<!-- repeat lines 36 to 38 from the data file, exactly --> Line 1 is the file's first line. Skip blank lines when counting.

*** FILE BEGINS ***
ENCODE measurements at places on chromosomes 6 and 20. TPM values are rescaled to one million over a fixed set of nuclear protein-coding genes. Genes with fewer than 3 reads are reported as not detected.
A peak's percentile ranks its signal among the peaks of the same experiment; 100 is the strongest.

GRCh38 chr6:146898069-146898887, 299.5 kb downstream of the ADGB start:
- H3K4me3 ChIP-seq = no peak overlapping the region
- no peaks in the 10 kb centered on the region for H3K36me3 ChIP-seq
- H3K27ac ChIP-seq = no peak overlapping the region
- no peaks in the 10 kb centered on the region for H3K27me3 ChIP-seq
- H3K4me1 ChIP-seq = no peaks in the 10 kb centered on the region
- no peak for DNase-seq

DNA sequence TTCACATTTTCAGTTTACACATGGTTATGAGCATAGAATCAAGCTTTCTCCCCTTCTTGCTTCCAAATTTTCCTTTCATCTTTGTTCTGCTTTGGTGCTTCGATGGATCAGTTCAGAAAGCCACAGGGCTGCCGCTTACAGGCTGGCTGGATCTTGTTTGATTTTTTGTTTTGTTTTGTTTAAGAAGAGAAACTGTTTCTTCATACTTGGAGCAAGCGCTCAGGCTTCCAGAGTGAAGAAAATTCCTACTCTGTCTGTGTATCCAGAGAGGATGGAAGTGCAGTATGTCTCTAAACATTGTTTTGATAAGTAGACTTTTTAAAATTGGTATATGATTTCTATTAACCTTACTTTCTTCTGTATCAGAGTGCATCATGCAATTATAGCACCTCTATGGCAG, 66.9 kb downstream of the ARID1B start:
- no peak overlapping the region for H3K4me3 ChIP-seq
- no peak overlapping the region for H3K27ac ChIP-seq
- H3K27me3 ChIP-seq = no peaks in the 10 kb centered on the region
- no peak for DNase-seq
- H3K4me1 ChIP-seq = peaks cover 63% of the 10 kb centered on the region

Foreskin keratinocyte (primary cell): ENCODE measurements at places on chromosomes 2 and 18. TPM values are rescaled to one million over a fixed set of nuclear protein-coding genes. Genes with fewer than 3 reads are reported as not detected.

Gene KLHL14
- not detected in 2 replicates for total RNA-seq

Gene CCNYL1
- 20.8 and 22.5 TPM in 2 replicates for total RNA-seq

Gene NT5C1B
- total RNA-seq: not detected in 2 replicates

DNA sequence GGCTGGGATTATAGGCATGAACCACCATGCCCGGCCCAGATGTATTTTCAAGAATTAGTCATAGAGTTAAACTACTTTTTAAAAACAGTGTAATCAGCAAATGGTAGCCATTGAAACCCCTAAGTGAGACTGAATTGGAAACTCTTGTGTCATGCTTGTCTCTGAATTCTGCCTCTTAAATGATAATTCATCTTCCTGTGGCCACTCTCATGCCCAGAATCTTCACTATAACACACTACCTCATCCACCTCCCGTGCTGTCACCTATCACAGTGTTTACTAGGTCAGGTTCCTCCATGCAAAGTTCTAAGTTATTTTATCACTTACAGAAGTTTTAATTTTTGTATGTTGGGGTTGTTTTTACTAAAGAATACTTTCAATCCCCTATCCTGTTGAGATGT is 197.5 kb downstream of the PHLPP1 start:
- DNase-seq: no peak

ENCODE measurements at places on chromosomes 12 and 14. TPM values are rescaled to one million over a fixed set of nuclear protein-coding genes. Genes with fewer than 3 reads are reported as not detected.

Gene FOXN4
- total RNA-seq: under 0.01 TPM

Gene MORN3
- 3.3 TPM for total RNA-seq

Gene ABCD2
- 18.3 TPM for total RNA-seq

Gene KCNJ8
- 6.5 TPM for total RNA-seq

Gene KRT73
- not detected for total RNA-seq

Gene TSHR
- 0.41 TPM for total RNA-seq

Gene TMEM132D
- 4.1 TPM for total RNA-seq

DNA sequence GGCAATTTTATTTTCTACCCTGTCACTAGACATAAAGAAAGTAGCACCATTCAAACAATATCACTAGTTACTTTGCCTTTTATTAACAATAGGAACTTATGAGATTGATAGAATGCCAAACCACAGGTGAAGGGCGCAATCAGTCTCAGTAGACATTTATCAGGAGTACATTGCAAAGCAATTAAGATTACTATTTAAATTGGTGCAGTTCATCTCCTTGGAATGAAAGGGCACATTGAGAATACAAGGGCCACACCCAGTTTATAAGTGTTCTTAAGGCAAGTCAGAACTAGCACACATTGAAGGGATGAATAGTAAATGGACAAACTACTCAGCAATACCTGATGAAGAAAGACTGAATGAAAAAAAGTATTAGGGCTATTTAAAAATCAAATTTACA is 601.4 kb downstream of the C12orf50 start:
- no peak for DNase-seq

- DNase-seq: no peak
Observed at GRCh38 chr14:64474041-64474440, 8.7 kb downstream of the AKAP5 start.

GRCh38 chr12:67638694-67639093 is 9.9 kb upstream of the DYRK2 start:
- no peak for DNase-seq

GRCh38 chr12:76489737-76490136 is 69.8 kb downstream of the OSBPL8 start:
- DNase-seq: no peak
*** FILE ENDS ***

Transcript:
Gene TSHR
- 0.41 TPM for total RNA-seq

Gene TMEM132D